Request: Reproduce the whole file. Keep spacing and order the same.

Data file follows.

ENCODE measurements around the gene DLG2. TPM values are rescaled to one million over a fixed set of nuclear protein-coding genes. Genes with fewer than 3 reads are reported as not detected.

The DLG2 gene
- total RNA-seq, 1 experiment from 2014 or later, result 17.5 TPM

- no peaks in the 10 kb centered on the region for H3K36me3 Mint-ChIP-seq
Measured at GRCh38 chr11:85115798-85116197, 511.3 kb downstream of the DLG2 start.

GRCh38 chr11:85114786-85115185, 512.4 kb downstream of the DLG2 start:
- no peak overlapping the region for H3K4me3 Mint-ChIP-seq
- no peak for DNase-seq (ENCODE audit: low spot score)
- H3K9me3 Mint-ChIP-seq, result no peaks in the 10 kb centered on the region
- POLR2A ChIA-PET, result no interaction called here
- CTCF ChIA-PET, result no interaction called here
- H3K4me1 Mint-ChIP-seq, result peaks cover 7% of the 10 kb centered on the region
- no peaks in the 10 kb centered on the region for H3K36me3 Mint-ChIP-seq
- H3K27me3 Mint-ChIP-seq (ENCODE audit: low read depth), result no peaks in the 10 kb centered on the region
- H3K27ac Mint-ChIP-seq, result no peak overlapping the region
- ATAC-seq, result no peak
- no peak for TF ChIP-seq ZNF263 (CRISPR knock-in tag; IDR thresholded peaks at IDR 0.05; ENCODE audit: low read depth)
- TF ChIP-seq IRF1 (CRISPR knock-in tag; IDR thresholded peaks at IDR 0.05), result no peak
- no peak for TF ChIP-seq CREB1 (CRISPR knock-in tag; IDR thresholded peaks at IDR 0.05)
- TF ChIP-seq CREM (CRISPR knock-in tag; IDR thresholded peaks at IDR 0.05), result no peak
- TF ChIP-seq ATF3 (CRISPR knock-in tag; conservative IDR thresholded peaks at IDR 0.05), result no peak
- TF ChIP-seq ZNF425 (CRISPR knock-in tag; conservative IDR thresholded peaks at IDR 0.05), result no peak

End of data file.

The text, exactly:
ENCODE measurements around the gene DLG2. TPM values are rescaled to one million over a fixed set of nuclear protein-coding genes. Genes with fewer than 3 reads are reported as not detected.

The DLG2 gene
- total RNA-seq, 1 experiment from 2014 or later, result 17.5 TPM

- no peaks in the 10 kb centered on the region for H3K36me3 Mint-ChIP-seq
Measured at GRCh38 chr11:85115798-85116197, 511.3 kb downstream of the DLG2 start.

GRCh38 chr11:85114786-85115185, 512.4 kb downstream of the DLG2 start:
- no peak overlapping the region for H3K4me3 Mint-ChIP-seq
- no peak for DNase-seq (ENCODE audit: low spot score)
- H3K9me3 Mint-ChIP-seq, result no peaks in the 10 kb centered on the region
- POLR2A ChIA-PET, result no interaction called here
- CTCF ChIA-PET, result no interaction called here
- H3K4me1 Mint-ChIP-seq, result peaks cover 7% of the 10 kb centered on the region
- no peaks in the 10 kb centered on the region for H3K36me3 Mint-ChIP-seq
- H3K27me3 Mint-ChIP-seq (ENCODE audit: low read depth), result no peaks in the 10 kb centered on the region
- H3K27ac Mint-ChIP-seq, result no peak overlapping the region
- ATAC-seq, result no peak
- no peak for TF ChIP-seq ZNF263 (CRISPR knock-in tag; IDR thresholded peaks at IDR 0.05; ENCODE audit: low read depth)
- TF ChIP-seq IRF1 (CRISPR knock-in tag; IDR thresholded peaks at IDR 0.05), result no peak
- no peak for TF ChIP-seq CREB1 (CRISPR knock-in tag; IDR thresholded peaks at IDR 0.05)
- TF ChIP-seq CREM (CRISPR knock-in tag; IDR thresholded peaks at IDR 0.05), result no peak
- TF ChIP-seq ATF3 (CRISPR knock-in tag; conservative IDR thresholded peaks at IDR 0.05), result no peak
- TF ChIP-seq ZNF425 (CRISPR knock-in tag; conservative IDR thresholded peaks at IDR 0.05), result no peak